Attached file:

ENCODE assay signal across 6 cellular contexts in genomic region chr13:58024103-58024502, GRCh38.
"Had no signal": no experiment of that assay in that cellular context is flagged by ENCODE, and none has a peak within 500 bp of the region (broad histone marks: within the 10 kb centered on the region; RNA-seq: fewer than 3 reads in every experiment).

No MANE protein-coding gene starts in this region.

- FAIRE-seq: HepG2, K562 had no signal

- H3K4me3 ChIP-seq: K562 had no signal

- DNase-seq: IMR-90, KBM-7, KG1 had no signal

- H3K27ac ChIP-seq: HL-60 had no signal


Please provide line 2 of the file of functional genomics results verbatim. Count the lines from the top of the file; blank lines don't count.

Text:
"Had no signal": no experiment of that assay in that cellular context is flagged by ENCODE, and none has a peak within 500 bp of the region (broad histone marks: within the 10 kb centered on the region; RNA-seq: fewer than 3 reads in every experiment).